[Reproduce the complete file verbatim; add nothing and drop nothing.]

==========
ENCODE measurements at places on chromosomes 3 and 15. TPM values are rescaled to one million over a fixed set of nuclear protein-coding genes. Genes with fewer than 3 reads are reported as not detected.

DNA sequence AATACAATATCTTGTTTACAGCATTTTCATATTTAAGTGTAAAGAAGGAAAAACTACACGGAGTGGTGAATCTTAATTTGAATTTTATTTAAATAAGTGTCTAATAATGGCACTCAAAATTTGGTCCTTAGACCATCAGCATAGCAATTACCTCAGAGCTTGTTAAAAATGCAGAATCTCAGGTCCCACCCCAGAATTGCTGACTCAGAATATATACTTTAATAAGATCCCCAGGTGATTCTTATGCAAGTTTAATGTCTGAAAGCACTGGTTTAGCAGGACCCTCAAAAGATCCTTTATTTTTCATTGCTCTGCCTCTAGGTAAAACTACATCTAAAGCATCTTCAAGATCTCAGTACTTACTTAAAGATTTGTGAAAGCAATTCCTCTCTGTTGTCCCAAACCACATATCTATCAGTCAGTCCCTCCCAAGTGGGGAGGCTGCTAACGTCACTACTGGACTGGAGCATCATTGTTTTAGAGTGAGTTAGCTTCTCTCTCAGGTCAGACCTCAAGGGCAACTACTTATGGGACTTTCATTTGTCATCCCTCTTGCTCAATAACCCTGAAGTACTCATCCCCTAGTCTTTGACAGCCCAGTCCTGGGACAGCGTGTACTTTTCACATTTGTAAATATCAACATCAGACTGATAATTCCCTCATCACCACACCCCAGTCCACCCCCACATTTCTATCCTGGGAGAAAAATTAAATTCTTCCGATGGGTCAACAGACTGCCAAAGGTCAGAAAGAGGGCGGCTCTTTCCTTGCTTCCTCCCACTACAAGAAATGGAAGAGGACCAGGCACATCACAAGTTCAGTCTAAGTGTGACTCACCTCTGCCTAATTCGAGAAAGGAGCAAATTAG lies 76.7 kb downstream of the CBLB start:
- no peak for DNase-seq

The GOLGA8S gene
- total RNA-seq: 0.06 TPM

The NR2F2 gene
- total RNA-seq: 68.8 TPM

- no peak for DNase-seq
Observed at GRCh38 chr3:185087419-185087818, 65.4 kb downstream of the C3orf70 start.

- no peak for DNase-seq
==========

ENCODE measurements at places on chromosomes 3 and 15. TPM values are rescaled to one million over a fixed set of nuclear protein-coding genes. Genes with fewer than 3 reads are reported as not detected.

DNA sequence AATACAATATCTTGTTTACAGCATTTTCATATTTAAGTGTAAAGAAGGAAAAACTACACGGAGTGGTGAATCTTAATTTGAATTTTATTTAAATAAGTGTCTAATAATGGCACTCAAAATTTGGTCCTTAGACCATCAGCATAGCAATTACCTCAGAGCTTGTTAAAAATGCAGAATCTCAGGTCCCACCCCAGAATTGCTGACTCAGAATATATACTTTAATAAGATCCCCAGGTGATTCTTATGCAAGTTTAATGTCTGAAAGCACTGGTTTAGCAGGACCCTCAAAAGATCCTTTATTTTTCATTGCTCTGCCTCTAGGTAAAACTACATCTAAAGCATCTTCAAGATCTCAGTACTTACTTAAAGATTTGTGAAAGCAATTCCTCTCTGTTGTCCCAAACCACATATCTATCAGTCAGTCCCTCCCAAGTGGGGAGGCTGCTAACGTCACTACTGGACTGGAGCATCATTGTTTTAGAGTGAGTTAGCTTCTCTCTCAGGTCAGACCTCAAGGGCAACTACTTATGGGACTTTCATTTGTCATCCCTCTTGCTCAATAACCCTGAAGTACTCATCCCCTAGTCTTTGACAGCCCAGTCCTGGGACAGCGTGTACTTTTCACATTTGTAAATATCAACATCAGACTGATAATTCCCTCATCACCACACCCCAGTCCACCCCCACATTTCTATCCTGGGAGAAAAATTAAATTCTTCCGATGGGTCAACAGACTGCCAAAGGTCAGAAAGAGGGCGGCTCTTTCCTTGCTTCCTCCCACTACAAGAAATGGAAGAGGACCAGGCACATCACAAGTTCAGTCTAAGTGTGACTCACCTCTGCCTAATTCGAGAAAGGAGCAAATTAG lies 76.7 kb downstream of the CBLB start:
- no peak for DNase-seq

The GOLGA8S gene
- total RNA-seq: 0.06 TPM

The NR2F2 gene
- total RNA-seq: 68.8 TPM

- no peak for DNase-seq
Observed at GRCh38 chr3:185087419-185087818, 65.4 kb downstream of the C3orf70 start.

- no peak for DNase-seq